The Meshchansky Court of Moscow fine Telegram 800,000 rubbles (the equivalent of about $14,000) for failure to provide the Russian government with decryption keys to its user messages.
It isn’t an outright ban, which is what Russia threatened Telegram with, and the size of the fine means that Russia’s carrying this out for the show. Telegram founder Pavel Durov submitted about the decision on the sociable marketing site VK (which he also founded). He claims that the needs of the FSB, Russia’s condition security organization, are unconstitutional. Also, they aren’t feasible from a technical standpoint. In the end, providing backdoor usage of an application isn’t exactly a straightforward endeavour.
Durov happens to be working on appealing the decision. His VK post asks any lawyers interested in this full case to contact him; they shall choose from the applicants in the next few days. It’s not a large fine, to be certain, so Telegram could pay it just, but it’s clear that Durov desires to take a stand on the problem of user personal privacy.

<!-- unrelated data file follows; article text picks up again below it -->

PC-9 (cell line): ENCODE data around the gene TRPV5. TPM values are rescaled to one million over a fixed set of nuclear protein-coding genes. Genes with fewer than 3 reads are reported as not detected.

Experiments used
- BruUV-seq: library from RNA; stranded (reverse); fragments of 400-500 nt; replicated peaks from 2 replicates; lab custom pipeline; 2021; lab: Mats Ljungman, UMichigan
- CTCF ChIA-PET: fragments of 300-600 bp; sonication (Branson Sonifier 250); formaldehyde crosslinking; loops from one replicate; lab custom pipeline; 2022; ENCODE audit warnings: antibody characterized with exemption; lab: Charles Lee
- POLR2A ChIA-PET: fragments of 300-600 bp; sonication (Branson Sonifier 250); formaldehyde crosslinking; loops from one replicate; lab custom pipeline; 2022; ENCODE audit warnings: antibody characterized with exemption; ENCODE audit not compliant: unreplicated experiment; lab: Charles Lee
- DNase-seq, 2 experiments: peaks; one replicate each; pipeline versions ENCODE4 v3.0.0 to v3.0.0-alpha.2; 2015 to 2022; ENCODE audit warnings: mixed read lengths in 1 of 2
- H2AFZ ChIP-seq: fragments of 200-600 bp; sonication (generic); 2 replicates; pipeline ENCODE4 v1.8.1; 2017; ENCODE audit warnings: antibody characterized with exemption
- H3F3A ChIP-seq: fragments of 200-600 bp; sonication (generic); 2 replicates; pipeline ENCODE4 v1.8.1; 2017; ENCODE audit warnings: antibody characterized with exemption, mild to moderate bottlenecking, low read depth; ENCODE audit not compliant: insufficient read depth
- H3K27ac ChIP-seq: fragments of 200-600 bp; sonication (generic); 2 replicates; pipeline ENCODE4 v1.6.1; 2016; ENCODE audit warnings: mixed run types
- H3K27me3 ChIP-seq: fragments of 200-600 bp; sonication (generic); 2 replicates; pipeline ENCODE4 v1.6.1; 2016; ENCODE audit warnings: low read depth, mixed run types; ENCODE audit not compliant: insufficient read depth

Telegram made a symbolic concession to sweeping new Russian data laws and regulations earlier this year when it shared contact details with the country’s marketing communications watchdog, Roskomnadzor. Mr Durov said then that Telegram would not adhere to data retention requirements, which are considered so unworkable they could bankrupt Russia’s mobile providers when they come into force next year.